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Intimate, anecdotal, and spell-binding, Singing Out offers a fascinating oral history of the North American folk music revivals and folk music. Culled from more than 150 interviews recorded from 1976 to 2006, this captivating story spans seven decades and cuts across a wide swath of generations and perspectives, shedding light on the musical, political, and social aspects of this movement. The narrators highlight many of the major folk revival figures, including Pete Seeger, Bernice Reagon, Phil Ochs, Mary Travers, Don McLean, Judy Collins, Arlo Guthrie, Ry Cooder, and Holly Near. Together they tell the stories of such musical groups as the Composers' Collective, the Almanac Singers, People's Songs, the Weavers, the New Lost City Ramblers, and the Freedom Singers. Folklorists, musicians, musicologists, writers, activists, and aficionados reveal not only what happened during the folk revivals, but what it meant to those personally and passionately involved. For everyone who ever picked up a guitar, fiddle, or banjo, this will be a book to give and cherish. Extensive notes, bibliography, and discography, plus a photo section.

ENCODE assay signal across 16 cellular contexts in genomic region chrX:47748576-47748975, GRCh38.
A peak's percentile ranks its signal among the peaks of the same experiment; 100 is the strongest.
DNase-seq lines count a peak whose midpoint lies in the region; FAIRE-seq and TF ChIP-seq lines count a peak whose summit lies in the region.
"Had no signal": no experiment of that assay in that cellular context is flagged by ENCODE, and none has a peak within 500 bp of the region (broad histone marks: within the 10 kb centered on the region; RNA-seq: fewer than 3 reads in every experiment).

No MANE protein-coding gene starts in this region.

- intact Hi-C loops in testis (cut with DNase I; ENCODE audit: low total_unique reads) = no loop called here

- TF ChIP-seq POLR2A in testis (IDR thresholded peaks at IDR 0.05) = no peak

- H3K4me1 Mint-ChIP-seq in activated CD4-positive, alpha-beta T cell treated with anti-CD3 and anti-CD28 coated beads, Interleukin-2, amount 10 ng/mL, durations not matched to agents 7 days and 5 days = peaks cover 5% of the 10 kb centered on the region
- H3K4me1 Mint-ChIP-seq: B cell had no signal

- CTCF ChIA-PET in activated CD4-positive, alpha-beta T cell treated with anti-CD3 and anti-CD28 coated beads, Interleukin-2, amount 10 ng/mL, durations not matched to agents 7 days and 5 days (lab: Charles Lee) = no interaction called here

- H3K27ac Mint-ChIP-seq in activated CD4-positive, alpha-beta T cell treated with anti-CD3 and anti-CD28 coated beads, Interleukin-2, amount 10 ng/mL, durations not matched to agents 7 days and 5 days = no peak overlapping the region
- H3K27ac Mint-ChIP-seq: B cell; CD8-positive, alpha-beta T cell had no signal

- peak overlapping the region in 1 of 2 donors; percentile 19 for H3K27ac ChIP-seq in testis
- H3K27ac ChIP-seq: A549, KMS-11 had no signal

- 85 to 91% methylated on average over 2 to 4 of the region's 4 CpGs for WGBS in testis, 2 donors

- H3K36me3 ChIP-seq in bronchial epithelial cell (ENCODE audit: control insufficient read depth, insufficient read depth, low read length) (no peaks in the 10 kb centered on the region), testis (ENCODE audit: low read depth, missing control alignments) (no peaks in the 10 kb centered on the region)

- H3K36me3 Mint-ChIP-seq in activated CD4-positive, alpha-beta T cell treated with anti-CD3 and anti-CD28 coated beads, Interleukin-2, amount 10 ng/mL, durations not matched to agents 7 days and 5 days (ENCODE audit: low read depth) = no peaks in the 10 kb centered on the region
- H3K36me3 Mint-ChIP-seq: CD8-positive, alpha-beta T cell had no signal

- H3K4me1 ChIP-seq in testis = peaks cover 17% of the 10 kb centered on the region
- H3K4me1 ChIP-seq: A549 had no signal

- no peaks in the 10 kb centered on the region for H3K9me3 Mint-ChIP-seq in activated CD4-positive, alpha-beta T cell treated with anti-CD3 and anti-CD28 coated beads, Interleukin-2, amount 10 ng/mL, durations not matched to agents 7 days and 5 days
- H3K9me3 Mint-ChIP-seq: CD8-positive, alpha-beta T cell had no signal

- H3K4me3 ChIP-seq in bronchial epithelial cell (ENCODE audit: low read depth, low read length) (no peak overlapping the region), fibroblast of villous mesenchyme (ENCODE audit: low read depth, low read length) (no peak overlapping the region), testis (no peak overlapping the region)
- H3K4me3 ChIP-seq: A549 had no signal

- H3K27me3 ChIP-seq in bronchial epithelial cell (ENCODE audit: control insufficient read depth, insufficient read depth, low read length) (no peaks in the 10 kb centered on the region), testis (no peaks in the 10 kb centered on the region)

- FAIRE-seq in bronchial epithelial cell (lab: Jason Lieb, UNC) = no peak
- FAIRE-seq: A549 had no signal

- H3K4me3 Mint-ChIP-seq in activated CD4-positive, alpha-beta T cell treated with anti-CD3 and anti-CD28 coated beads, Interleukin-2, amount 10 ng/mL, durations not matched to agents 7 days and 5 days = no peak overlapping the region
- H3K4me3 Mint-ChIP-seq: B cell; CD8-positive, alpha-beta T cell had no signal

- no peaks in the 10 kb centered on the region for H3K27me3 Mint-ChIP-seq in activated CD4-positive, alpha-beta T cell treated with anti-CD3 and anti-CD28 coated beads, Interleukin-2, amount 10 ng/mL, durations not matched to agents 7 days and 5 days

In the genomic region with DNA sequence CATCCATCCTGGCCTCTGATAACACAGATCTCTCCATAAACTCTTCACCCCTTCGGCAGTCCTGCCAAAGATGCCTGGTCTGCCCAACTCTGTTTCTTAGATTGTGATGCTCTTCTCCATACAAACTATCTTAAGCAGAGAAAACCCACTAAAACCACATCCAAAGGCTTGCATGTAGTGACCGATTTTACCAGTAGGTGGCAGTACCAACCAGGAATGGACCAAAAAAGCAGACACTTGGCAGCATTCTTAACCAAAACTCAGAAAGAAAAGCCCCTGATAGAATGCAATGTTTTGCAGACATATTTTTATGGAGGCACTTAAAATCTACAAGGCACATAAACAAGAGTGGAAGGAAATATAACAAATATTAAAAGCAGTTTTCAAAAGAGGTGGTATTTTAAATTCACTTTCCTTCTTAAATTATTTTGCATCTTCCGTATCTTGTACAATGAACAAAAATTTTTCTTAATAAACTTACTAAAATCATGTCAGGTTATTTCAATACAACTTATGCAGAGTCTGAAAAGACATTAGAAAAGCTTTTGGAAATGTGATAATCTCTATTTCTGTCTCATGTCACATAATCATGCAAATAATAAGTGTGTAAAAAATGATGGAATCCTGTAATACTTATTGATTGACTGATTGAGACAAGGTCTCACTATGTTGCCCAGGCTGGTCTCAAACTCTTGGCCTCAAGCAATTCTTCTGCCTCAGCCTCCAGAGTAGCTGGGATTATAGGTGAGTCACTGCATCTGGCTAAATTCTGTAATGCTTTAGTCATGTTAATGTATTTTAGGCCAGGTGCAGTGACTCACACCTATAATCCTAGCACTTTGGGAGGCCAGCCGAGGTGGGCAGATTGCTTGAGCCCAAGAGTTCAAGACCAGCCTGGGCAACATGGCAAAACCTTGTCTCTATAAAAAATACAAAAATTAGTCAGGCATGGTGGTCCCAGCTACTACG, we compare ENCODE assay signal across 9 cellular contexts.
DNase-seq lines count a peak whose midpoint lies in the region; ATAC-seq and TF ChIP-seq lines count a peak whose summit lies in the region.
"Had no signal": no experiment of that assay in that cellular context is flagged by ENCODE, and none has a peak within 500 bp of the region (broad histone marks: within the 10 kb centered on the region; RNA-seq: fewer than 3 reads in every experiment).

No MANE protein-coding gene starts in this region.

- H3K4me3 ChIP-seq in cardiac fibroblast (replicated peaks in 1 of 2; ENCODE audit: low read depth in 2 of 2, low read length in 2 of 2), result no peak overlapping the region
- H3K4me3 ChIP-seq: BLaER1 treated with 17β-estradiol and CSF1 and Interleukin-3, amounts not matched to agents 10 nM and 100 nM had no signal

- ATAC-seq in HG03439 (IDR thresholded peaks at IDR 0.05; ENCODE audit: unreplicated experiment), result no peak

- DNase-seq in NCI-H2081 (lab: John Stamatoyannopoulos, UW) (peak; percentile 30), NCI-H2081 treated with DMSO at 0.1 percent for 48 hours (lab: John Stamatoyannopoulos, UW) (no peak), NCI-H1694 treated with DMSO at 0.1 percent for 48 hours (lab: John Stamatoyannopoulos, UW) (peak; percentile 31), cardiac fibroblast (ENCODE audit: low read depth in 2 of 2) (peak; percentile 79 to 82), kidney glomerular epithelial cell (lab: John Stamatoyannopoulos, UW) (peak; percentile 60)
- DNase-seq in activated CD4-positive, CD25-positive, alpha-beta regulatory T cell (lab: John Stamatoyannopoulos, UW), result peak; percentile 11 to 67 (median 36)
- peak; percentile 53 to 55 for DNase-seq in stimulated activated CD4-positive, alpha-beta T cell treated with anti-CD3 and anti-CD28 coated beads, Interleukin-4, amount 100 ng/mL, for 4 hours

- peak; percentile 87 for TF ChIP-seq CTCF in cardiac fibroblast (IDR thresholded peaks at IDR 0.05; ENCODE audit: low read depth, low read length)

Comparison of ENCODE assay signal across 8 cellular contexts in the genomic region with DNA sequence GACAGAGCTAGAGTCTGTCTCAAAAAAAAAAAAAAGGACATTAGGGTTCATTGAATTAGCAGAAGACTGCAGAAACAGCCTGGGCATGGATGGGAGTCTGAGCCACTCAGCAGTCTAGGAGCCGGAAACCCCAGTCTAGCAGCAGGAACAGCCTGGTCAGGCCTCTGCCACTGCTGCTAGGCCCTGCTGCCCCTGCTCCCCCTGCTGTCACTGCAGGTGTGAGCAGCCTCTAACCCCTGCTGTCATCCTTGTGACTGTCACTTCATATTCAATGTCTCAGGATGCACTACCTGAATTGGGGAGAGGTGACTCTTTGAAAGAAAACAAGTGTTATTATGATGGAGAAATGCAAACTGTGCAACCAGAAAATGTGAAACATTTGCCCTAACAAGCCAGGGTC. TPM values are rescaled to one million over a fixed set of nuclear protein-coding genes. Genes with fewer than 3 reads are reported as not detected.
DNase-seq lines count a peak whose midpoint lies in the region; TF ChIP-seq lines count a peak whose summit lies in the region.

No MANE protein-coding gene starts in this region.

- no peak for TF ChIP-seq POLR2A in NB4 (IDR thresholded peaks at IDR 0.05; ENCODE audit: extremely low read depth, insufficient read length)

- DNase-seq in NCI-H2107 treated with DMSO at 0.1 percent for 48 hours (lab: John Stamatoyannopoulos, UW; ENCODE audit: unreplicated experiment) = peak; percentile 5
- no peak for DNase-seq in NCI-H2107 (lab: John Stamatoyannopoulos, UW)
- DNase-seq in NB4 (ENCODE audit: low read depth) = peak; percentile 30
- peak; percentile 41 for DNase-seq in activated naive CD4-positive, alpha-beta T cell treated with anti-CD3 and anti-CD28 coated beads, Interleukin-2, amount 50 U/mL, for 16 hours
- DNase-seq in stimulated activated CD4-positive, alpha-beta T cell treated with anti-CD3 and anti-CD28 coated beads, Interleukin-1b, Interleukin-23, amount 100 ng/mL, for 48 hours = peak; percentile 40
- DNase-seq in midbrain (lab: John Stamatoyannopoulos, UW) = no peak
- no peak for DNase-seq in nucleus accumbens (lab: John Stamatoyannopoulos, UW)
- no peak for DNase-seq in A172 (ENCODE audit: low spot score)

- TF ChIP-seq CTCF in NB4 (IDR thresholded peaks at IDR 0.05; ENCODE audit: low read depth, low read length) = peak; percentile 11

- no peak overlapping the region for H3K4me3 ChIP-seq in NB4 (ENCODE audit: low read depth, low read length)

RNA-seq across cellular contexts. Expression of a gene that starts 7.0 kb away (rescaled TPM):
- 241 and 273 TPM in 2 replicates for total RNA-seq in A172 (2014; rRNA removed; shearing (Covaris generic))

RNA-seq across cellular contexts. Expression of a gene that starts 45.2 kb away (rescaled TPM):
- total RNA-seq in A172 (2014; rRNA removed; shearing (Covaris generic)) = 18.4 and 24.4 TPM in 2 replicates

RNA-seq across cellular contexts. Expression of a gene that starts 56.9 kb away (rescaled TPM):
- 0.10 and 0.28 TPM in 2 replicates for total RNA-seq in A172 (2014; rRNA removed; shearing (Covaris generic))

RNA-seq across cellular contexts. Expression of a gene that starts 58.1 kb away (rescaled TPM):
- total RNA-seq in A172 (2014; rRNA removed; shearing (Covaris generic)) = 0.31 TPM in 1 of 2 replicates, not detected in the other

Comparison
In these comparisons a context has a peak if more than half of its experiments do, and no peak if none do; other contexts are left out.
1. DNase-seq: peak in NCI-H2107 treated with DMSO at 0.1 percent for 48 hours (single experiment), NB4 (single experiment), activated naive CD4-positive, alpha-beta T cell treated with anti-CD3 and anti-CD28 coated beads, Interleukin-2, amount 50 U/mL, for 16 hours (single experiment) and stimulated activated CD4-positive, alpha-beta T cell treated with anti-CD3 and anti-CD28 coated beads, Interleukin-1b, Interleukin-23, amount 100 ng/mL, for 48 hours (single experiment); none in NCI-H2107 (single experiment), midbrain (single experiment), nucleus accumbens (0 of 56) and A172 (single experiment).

Table of Contents
Foreword by Pete Seeger
Introduction by David King Dunaway
1. I Never Heard A Horse Sing It!: Defining Folk Music
2. Early Collectors
3. Music for the Masses
4. Greenwich Village: 1940s
5. Am I In America?: The Red Scare
6. Folk Boom
7. Movement Music: Civil Rights
9. Nu Folk
10. The Power of Music
Biographies of Interviewees
Notes on the Interviews